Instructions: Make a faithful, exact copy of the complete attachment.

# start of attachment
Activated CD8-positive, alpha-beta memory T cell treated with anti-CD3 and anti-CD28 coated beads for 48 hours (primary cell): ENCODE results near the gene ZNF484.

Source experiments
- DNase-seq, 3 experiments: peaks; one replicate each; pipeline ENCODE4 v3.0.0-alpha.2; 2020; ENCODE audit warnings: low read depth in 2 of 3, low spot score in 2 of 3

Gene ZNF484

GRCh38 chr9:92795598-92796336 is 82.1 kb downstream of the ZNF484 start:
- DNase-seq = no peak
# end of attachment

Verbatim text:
Activated CD8-positive, alpha-beta memory T cell treated with anti-CD3 and anti-CD28 coated beads for 48 hours (primary cell): ENCODE results near the gene ZNF484.

Source experiments
- DNase-seq, 3 experiments: peaks; one replicate each; pipeline ENCODE4 v3.0.0-alpha.2; 2020; ENCODE audit warnings: low read depth in 2 of 3, low spot score in 2 of 3

Gene ZNF484

GRCh38 chr9:92795598-92796336 is 82.1 kb downstream of the ZNF484 start:
- DNase-seq = no peak